Asylum seeker surge challenges Migration Board
Sweden's Migration Board is struggling to cope with a large upswing in asylum applicants in several areas of the country, reports Swedish Radio News. Migration minister Tobias Billström says though that there is nothing the government can do in the short-term.
In the last few weeks, the Migration Board in Örebro has had over 1,000 applicants a week. The figure is twice as many as normal and the current situation has reached a point that is almost unmanageable for the Migration Board.
"There has not been so many since the war in the Balkans, we normally have between 400-500 asylum seekers per-week, but these last few weeks it has gone up to a 1,000," says Tolle Furugård, Head of the Migration Board Unit in Örebro to Swedish Radio News.
He says that the upswing would not be a problem if they had the resources to cope.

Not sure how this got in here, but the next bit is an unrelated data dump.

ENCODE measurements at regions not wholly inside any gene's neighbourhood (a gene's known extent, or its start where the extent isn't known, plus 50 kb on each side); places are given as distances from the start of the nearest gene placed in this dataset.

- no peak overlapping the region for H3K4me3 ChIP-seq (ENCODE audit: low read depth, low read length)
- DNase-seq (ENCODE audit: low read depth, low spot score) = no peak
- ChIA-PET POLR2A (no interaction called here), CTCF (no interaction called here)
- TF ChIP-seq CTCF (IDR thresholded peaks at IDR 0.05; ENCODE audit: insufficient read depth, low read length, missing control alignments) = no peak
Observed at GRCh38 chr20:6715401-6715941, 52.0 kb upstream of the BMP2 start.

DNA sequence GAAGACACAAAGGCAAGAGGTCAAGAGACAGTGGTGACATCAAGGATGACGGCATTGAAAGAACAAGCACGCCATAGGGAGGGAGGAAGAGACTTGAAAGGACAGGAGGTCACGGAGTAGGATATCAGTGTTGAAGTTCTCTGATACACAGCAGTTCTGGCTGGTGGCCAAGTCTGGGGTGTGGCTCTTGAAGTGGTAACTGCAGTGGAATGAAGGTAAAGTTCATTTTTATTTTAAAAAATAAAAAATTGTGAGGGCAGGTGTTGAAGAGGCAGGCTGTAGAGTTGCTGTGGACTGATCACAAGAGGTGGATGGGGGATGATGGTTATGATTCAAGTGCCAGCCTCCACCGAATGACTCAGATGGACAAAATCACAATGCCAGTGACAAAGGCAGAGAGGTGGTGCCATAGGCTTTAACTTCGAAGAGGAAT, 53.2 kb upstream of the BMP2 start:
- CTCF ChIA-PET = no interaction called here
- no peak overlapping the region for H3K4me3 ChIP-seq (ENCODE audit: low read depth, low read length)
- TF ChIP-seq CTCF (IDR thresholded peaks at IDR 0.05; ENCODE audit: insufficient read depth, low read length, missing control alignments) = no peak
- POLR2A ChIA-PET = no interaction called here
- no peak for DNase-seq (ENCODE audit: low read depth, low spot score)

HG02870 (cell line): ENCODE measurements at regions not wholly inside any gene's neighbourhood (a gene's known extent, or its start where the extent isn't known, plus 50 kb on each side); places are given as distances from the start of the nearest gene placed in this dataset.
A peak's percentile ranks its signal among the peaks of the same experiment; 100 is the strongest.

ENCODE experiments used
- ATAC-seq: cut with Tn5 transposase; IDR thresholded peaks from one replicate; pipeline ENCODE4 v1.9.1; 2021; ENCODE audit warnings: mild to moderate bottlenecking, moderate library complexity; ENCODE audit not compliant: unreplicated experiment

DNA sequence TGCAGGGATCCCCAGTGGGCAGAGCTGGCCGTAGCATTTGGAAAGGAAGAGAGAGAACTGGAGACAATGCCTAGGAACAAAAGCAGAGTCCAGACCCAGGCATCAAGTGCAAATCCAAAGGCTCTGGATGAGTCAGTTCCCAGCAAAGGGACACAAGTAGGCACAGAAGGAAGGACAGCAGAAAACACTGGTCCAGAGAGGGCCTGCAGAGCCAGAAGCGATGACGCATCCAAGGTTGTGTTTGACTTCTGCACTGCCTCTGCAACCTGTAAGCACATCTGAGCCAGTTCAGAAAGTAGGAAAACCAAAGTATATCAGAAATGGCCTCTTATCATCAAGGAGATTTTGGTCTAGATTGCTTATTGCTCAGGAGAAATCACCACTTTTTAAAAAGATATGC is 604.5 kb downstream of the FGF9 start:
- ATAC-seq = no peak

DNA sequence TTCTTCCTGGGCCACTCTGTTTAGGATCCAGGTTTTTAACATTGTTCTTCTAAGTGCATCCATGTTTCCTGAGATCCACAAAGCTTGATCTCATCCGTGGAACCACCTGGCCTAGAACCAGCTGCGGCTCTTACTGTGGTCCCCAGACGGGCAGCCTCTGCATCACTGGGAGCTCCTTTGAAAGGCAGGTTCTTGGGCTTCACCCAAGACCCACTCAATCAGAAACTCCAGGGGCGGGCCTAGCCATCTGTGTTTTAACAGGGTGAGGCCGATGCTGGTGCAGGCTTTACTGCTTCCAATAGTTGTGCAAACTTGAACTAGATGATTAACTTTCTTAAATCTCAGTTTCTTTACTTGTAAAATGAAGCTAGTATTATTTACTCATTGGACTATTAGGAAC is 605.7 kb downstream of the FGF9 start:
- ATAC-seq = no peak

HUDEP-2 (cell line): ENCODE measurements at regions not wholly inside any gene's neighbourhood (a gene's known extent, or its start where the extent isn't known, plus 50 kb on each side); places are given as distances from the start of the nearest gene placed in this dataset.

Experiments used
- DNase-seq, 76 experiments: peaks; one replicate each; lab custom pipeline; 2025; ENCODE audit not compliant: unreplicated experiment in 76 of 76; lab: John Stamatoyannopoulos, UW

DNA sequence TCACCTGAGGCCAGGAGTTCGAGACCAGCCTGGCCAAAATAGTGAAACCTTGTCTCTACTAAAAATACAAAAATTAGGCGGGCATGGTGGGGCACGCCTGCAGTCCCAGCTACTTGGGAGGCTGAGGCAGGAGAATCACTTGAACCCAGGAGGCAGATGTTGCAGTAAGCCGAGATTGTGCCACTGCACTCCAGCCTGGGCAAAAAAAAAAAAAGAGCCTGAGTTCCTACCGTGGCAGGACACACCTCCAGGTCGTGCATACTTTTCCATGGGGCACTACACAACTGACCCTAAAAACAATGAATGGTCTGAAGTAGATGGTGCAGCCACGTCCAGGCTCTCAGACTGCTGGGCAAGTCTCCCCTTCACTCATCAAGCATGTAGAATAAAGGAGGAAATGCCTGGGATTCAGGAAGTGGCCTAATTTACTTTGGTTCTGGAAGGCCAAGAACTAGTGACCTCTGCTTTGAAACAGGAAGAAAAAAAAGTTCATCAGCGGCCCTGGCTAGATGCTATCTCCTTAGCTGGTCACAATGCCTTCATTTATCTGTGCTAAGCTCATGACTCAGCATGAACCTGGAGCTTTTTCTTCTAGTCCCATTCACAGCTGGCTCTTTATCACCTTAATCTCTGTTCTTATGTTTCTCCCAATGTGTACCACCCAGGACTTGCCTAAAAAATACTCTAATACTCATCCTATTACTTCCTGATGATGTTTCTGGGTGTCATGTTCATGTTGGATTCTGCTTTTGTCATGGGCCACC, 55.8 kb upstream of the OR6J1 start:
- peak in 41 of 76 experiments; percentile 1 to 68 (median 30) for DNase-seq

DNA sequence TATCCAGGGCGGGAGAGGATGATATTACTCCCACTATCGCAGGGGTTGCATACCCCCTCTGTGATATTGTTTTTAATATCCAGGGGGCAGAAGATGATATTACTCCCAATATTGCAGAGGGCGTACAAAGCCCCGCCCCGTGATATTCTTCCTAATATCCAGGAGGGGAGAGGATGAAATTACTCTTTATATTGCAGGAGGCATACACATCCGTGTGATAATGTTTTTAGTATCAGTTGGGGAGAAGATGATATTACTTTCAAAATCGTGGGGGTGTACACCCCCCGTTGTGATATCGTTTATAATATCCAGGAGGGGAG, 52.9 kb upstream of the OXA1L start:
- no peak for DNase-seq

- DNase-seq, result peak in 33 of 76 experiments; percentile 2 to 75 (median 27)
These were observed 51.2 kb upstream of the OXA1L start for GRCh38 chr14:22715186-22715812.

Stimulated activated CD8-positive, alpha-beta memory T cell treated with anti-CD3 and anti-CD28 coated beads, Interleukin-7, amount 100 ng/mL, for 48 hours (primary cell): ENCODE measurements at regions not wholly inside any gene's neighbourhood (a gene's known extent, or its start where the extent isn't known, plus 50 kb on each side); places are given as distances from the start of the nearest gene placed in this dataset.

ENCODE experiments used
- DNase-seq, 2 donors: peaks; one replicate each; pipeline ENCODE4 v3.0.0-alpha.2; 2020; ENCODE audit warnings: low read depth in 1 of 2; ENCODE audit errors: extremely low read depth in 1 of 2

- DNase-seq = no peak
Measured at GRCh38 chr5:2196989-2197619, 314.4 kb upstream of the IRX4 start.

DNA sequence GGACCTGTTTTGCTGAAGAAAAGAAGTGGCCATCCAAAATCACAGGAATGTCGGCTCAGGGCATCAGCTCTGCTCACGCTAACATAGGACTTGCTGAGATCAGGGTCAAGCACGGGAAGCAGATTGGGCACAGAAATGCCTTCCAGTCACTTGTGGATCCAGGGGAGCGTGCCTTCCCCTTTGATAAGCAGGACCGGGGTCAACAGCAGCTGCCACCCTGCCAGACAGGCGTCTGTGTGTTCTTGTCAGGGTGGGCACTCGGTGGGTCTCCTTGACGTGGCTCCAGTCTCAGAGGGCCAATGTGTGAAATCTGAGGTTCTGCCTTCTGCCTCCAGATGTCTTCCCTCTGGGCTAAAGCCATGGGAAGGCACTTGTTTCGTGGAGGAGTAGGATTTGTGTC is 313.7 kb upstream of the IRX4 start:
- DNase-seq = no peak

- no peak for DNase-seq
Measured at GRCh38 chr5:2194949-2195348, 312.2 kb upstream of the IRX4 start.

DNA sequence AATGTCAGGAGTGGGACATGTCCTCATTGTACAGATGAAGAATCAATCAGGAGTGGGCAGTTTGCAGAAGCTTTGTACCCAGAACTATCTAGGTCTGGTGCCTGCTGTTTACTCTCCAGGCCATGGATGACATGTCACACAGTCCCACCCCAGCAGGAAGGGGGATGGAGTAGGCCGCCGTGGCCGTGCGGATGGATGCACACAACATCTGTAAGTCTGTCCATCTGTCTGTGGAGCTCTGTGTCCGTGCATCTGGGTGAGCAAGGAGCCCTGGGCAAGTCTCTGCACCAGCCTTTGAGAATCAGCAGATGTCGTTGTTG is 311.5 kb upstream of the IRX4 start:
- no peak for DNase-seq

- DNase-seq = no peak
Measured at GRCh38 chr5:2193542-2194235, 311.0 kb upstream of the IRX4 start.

"The solution to the situation is of course resources, if we had the resources for 1000 asylum seekers a week, we would have had a normal situation," says Furugård.
The majority of ayslum applicants come from Syria and given the conflict in the country, the Migration Board believes that the flow of refugees is increasing. The Authority has prepared for 30,000 asylum seekers, but right now there are over 37 000 in Sweden.
Tolle Furugård, with the Migration Board in Örebro, tells Ekot that the biggest challenge is to arrange accomodation for asylum seekers.
"At the application units especially in Stockholm, Malmö and Gothenburg it can be completely chaotic. There may be people on mattresses in the basement and other similar solutions at night, then they must be out the next day for the new asylum seekers," says Tolle Furugård.
However, Migration minister Tobias Billström says at present there is little the government can do.
"Asylum seekering Syrians who come to Sweden will obviously be taken care of in the best way, but it's very important to understand that when you get 1000 people a week coming to a country then the normal system will not function, and then you have to look at the long-term," Billström says to Swedish Radio News.